Ronnie testified that he did not want the purchase to go on for 30 years, but, rather, he wanted the Browns to acquire financing and to pay the purchase price sooner so he had agreed "to having the $85,000 put into the contract so that they could acquire financing on it at a later date." Ronnie testified as follows on direct examination by counsel for the Buttses:

"Q: And did you agree for them to be able to apply any of the lease payments toward the purchase price should they be able to buy it?
"[Ronnie]: That's right.
"Q: How was that to work? What was the agreement you had with Mr. Brown on that?
"A: I told him, Mr. Brown, you know, anything that they had paid up to it, that it would come off that amount, but we never really talked about any interest.
"Q: Okay. Was it your understanding with Mr. Brown that any—that he be able to buy at any time during the lease if he paid off the debts that you have?
"A: That's correct.
"Q: Was that your understanding what Mr. Brown—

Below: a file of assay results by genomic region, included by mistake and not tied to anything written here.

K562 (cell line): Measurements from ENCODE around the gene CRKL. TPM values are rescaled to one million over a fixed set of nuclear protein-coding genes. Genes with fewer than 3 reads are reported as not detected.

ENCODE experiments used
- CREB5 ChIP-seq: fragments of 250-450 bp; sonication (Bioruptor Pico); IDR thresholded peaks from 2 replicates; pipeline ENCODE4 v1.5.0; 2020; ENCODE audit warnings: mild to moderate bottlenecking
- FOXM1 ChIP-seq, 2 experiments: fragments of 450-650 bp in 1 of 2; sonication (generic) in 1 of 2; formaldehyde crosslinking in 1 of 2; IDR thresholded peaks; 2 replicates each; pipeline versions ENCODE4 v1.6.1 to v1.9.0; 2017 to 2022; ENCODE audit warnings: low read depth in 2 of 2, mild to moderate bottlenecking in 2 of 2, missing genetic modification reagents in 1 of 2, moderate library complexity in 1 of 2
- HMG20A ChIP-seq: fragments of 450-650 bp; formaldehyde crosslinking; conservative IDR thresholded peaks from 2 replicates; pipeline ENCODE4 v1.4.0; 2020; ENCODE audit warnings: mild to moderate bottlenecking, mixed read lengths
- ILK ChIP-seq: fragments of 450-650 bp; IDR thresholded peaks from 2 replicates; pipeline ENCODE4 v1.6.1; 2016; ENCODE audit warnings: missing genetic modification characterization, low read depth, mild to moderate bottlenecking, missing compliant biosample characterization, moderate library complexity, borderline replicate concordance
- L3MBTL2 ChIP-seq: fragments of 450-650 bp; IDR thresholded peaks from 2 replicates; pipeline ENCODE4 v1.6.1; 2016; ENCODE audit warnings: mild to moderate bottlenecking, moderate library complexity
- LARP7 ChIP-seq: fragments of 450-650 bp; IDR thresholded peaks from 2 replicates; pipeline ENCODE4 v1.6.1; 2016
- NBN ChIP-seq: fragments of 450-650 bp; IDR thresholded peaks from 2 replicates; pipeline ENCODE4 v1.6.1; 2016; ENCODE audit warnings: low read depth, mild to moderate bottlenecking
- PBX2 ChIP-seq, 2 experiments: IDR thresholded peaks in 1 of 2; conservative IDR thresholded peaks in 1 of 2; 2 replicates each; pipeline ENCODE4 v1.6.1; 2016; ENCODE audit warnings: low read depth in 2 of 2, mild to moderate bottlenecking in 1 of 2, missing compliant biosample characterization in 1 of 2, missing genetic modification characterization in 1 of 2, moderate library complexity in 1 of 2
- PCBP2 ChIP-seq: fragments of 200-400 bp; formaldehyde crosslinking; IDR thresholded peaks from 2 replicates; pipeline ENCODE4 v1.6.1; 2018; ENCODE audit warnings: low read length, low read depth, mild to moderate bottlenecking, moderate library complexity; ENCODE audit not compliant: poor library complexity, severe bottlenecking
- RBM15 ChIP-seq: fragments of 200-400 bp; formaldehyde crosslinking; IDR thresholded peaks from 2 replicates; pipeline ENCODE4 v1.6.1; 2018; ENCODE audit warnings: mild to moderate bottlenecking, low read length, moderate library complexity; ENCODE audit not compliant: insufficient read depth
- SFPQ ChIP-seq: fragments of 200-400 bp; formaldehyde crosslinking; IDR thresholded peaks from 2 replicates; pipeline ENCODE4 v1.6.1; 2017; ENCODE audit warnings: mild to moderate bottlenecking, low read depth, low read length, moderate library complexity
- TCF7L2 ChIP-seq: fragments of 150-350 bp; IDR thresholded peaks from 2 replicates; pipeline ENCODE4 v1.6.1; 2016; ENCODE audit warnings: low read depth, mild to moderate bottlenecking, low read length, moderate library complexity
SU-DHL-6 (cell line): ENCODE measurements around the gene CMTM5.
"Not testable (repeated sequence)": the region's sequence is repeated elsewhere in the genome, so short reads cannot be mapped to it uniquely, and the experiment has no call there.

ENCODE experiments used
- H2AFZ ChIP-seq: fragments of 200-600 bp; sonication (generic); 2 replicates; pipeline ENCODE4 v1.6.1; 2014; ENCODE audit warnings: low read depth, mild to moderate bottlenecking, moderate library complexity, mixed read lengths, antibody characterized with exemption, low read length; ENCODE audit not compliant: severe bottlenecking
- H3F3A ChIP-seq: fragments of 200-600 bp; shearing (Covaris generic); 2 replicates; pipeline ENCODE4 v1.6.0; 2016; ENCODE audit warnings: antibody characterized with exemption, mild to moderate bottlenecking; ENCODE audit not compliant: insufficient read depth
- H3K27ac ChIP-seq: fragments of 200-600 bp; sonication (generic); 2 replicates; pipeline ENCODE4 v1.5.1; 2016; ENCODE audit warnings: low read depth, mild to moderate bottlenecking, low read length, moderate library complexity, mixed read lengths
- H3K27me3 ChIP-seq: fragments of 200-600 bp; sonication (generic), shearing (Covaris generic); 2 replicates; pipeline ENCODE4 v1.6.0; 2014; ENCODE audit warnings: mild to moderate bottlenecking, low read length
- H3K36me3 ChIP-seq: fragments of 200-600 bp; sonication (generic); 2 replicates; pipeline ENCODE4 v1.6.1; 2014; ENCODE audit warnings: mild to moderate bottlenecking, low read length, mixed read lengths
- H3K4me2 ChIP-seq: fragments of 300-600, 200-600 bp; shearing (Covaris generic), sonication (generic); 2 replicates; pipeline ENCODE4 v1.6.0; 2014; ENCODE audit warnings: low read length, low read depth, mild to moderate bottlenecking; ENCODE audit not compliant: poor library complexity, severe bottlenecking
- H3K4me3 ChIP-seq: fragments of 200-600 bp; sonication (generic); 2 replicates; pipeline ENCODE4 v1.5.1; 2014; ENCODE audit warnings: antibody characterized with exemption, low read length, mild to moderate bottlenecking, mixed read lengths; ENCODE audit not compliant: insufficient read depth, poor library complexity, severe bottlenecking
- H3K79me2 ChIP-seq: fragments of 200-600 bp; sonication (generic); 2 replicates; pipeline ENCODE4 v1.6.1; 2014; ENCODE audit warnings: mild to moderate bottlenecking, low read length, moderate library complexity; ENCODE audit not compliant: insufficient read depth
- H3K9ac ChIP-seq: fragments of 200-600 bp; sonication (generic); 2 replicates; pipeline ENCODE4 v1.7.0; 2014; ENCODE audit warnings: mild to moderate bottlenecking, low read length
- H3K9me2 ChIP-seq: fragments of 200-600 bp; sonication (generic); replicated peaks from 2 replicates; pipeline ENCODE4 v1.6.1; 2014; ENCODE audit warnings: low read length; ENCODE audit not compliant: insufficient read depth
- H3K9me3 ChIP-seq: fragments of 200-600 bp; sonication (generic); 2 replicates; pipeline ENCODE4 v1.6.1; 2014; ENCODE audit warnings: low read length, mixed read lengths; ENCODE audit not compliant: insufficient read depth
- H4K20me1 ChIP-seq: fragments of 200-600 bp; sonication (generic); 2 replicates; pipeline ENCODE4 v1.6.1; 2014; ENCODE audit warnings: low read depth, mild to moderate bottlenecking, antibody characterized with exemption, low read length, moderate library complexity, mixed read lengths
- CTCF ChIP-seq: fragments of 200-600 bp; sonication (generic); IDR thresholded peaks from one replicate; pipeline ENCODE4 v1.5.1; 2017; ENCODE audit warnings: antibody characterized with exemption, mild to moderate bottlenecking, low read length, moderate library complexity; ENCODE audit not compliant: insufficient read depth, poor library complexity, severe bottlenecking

"A: Yes.
"Q: If he paid off whatever you owed on it, both to Land Investment Group and to the mobile home, then you would deed over to him and convey the mobile home?
"A: That's right.
"Q: Did you ever agree to finance this property for him without any interest payments?
"A: No."

Ronnie also testified:

"Q: And you were willing at any time from the contract to convey the property to the Browns once they paid off what you owed on it?
"A: Yes.
"Q: Was that your understanding from Mr. and Mrs. Brown from the beginning?
"A: Yes."

Ronnie testified that, when they were negotiating the sale, the Browns were aware of the encumbrances on the real property and the mobile home. However, Kenith testified that he did not know of the encumbrances. Although one portion of Laqunda's testimony indicates that she was aware that the Buttses had a mortgage, in that she testified that the purpose of the contract had been for the Browns to finance the transaction through the Buttses' mortgage company, Laqunda also testified that she did not know about any loan the Buttses had on either the real property or the mobile home or the amount of any loan. Kenith testified that he had understood that the Browns would pay the Buttses $728 per month until the $85,000 was paid in full, at which point the Browns would own the real property and the mobile home, with no interest due. Kenith testified that he did not recall having...